New survey reveals what employers are (or aren’t) doing to mitigate talent challenges
By Bethia Burke, president, Fund for Our Economic Future
You know the saying, “people don’t quit their jobs, they quit their managers?” Forget it. People are quitting their jobs.
More than 750 employers from 18 counties across Northeast Ohio responded to survey questions designed to understand employers’ perspectives of the nationwide talent shortage. In what should come as no surprise, the vast majority of respondents reported they are experiencing a talent shortage. Of those, the majority reported higher than usual churn, or turnover, over the past two years.
Churn is demonstrably high. People are leaving jobs in record numbers. The “quit rate,” i.e., the number of employees who leave companies of their own accord,has gone from being an obscure economic indicator to showing up in regular dinner table conversations. Why people are quitting, and what could help mitigate the talent shortage, is the subject of great speculation. Employers’ perception? This survey data cites salaries and wages as the number one reason people are giving for leaving jobs, if they give a reason. Second, third and fourth (in close proximity to one another): burnout, work/life balance and family responsibilities. Way down on the list: management. According to employers, at least, people are quitting their jobs, not their managers.
If that’s true, the challenge should be eminently solvable, if employers are prepared to listen to what can make jobs better.
Through the survey, employers report increasing wages as their top strategy to attract, hire and retain workers, whether hourly or salaried. This strategy makes sense. Offering a competitive wage is basic economics. As interesting are the opportunities presented by what else employers report doing—or not doing—to mitigate talent challenges:
- To retain hourly employees, employers’ reported number two strategy is to promote more from within the company. Third on the list is supporting their workforce to gain new skills, through strategies like tuition reimbursement and in-house training. For a segment of the workforce that has long been underinvested in, this is good news and suggests pathways to opportunities may be expanding.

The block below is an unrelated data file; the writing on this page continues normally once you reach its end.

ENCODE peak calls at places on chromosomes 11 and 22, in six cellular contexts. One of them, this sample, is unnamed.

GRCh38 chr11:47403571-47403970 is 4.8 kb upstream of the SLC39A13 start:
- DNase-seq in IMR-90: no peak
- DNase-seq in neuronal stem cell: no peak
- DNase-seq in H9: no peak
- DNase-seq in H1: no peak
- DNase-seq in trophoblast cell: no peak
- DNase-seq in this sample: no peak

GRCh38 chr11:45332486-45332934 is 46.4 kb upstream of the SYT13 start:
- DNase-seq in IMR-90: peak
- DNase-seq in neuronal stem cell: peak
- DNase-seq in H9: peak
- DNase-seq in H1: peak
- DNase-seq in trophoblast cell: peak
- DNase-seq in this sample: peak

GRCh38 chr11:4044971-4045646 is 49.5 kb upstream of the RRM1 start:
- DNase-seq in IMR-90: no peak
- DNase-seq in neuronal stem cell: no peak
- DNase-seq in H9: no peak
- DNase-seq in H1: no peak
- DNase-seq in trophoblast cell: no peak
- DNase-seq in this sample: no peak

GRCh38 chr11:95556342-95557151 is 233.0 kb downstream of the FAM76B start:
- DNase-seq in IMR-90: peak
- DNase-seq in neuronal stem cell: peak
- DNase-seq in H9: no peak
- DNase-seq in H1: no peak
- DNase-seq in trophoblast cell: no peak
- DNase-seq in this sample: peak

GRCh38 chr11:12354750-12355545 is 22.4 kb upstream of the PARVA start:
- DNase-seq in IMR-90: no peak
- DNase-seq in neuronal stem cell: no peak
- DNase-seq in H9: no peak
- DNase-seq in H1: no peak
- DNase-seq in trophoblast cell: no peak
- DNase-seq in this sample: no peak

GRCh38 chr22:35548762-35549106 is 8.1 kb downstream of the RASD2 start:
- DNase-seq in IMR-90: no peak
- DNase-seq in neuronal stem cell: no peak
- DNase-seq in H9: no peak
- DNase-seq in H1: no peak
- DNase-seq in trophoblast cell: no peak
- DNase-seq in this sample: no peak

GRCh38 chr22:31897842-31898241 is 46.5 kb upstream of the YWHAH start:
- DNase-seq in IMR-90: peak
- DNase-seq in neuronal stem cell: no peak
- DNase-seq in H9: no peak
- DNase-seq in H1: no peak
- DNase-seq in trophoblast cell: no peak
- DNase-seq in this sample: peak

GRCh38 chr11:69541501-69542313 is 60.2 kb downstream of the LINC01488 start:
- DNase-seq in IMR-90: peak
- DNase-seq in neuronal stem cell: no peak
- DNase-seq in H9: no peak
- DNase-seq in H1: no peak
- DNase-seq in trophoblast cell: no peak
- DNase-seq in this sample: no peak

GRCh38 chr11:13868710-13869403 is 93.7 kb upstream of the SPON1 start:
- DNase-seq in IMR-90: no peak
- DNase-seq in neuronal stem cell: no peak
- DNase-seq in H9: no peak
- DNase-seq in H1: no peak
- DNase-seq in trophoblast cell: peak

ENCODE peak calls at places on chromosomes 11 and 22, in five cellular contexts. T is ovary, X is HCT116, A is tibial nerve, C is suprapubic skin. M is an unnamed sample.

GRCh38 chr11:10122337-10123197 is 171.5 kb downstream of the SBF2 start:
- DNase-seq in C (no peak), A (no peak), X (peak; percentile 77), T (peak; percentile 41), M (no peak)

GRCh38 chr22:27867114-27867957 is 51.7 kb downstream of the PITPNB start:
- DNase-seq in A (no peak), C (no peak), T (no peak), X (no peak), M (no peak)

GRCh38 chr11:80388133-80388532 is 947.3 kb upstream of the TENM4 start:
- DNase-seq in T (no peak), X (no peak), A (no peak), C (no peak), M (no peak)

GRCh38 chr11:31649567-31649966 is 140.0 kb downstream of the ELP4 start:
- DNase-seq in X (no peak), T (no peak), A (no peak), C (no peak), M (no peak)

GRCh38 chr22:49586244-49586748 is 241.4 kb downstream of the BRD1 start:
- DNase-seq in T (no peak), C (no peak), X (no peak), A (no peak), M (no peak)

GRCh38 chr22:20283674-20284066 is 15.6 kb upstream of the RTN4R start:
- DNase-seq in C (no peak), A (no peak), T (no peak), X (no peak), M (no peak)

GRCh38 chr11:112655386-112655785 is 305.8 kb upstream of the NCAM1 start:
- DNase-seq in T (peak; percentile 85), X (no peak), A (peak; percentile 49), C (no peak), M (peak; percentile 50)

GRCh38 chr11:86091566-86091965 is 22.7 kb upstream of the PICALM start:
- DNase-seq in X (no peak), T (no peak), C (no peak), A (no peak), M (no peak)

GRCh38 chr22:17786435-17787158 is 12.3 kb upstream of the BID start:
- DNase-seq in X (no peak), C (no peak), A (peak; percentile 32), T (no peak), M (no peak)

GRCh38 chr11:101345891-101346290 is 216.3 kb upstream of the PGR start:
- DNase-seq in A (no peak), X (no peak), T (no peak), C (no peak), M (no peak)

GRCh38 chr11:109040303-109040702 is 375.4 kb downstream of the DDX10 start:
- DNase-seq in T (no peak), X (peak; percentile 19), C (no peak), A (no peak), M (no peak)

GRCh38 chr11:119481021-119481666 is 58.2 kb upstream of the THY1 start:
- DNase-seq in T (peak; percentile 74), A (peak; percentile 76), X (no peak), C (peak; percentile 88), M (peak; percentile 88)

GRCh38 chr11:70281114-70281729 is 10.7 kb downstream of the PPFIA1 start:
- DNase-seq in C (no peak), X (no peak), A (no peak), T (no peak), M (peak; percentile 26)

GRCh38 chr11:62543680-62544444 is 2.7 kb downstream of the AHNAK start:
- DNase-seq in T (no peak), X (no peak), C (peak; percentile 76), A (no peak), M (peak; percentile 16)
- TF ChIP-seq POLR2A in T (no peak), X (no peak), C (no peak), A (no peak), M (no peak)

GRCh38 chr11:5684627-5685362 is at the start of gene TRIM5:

- Also encouraging is the range of tactics employers report using to improve the quality of jobs, from more flexible hours to remote or hybrid work to increased vacation time. The list suggests a growing understanding of what advocates have promoted for years: a good job requires more than just a good wage.
- Interestingly, child and elder care, noted in a Cleveland Federal Reserve Bank analysis of the Household Pulse Survey as one of the three most cited reasons for nonemployment, were hardly cited in this survey data by employers as factors in the talent shortage. Family care can be a hidden issue. By default, if a worker can interview for and take a job, they have solved (at least temporarily) any care issues that limit work.
Building better jobs most effectively will rely on understanding what matters to workers and potential workers. Only about 8% of employer respondents reported employing a relatively straightforward tactic: asking workers what matters to them. To answer the question, “Where are the Workers,” the Fund and our partners have launched a region-wide survey of working-age adults in which we will be asking what workers are looking for. And we look forward to sharing the results and supporting strategies to build better jobs. But any employer anxious to know what matters to the workforce could ask their existing employees today and use this information to inform retention strategies as soon as tomorrow.
Some survey respondents indicated a strong belief that government benefits are keeping people from working, even though national studies have indicated this isn’t the case and pandemic-related extended unemployment benefits have ended.
The economy has moved into a choice market for workers. “Consumer confidence” is regularly referenced in conversations about the overall economy. What we’re seeing in the labor market now may be “worker confidence.” And while it is painful for leaders of companies with unfilled positions, worker confidence is a good thing. Efforts to improve job quality are long overdue and workplaces that work better for people will be better for the economy in the long run. Leading employers will be those who recognize this new dynamic—a good job requires more than just a good wage—and respond accordingly.
Are you an employer interested in joining a follow-up discussion? Email us at firstname.lastname@example.org.
What the Survey Revealed
From December 17 – January 24, employers from across Northeast Ohio’s 18-county region were invited to respond to our survey about recruitment and retention. A parallel effort by ConxusNEO, TeamNEO and partners in Greater Akron contributes additional insights from Summit and Medina County.
Between the Greater Akron survey and the Regional survey, more than 750 employers responded.
The preliminary findings below are extracted from the Regional survey only. More detailed analysis will follow in the coming weeks.
Nearly 80% of respondents said they are experiencing a talent shortage.
Of those experiencing a talent shortage, about two-thirds reported that retention is also a significant issue.
Almost all employers experiencing a talent shortage say they’re not getting enough qualified applicants for their hiring needs.
18-30-year-olds appear to be the most elusive age group for both talent attraction and retention.
We asked employers what strategies they’re using to compete for talent. Increasing wages was the top response for both hourly and salaried positions, both for attracting new talent and retaining talent.
Higher wages being offered elsewhere was also the top reason employers are hearing from applicants who turn down an offer or from employees resigning.